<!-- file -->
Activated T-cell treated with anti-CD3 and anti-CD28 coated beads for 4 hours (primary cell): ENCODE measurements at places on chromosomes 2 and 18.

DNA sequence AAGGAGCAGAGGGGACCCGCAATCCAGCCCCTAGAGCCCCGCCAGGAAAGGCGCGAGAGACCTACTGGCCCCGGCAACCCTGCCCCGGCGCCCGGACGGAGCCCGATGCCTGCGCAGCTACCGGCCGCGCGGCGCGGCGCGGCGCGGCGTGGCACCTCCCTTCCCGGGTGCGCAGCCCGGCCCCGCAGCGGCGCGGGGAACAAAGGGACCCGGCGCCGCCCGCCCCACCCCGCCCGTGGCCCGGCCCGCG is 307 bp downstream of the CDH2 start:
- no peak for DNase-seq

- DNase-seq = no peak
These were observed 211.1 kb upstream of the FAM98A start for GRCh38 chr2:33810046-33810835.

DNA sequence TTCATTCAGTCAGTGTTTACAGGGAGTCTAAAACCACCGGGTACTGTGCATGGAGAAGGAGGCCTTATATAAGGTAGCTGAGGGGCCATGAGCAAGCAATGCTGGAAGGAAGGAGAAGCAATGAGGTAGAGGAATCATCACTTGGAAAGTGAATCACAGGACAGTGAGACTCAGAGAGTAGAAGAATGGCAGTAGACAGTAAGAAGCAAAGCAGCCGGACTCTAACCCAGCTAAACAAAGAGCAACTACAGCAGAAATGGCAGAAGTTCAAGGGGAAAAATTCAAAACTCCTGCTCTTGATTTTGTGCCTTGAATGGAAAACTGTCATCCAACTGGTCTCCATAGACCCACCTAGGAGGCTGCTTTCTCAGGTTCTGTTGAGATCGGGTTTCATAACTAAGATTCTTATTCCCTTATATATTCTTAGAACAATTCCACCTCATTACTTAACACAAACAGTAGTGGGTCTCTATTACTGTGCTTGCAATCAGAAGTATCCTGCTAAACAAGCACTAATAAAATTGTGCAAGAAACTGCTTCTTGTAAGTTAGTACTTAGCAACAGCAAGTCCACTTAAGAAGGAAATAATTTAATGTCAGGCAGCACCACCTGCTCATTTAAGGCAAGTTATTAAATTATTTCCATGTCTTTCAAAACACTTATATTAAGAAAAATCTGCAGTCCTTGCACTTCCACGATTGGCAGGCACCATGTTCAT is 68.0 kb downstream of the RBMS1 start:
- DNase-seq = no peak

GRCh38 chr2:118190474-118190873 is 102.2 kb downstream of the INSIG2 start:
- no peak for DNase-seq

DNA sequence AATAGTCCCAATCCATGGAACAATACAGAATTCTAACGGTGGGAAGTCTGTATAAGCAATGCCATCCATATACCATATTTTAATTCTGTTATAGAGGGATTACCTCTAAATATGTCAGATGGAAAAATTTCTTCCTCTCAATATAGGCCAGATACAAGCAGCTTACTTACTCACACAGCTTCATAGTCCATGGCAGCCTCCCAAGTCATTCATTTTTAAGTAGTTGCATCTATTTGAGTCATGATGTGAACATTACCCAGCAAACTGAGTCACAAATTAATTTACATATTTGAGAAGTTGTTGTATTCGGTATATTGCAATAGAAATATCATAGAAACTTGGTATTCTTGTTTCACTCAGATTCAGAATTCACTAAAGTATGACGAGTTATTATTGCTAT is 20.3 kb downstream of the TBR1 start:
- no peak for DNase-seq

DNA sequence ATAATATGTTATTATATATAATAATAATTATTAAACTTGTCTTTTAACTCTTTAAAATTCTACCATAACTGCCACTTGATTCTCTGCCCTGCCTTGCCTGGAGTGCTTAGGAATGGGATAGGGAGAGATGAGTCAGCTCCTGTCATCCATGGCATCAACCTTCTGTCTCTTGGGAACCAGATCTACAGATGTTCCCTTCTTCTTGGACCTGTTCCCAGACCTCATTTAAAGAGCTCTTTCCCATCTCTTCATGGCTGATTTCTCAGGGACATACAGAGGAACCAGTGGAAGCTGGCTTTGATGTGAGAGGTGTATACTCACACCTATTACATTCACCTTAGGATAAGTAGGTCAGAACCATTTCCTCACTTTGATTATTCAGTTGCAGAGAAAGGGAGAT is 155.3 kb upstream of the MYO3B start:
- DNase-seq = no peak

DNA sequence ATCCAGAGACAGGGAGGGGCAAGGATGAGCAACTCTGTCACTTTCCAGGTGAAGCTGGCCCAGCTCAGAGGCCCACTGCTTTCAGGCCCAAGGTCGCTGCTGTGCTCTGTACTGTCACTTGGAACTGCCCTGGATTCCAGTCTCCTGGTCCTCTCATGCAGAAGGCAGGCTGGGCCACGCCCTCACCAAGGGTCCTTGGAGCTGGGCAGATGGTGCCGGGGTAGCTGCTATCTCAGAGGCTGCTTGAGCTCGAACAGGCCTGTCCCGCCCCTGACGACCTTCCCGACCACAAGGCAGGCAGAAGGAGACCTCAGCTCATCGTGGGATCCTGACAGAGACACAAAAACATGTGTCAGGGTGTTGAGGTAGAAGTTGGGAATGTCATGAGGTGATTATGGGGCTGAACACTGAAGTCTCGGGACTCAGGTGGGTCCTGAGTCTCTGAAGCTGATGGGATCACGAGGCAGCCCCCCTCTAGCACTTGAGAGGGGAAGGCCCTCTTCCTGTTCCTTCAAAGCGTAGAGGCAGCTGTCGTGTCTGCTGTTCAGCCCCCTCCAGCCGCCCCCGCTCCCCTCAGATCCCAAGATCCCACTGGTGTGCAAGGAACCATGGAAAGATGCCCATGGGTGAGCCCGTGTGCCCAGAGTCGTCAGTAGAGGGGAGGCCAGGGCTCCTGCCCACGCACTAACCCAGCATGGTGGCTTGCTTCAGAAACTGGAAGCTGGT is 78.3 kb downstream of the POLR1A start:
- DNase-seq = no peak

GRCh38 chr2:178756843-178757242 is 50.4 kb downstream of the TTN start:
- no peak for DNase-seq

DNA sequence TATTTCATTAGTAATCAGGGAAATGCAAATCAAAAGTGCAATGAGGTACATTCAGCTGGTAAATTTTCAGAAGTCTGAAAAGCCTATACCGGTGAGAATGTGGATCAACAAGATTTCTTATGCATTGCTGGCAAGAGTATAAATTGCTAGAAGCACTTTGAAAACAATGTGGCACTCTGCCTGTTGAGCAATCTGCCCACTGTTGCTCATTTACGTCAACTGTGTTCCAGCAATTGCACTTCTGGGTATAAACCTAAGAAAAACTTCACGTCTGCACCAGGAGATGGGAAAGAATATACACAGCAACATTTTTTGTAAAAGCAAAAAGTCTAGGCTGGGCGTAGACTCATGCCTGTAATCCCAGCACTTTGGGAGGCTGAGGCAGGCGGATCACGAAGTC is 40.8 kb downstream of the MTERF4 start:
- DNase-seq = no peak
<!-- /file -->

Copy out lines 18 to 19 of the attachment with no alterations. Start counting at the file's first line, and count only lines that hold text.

DNA sequence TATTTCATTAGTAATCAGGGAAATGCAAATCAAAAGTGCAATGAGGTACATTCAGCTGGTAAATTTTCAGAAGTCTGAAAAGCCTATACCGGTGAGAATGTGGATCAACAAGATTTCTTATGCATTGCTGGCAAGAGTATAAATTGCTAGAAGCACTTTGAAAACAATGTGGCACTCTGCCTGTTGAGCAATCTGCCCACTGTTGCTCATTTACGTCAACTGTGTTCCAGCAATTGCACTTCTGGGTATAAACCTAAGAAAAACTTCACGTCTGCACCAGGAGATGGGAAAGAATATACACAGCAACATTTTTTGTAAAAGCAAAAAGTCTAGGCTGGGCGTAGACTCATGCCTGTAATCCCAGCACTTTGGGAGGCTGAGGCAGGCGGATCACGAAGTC is 40.8 kb downstream of the MTERF4 start:
- DNase-seq = no peak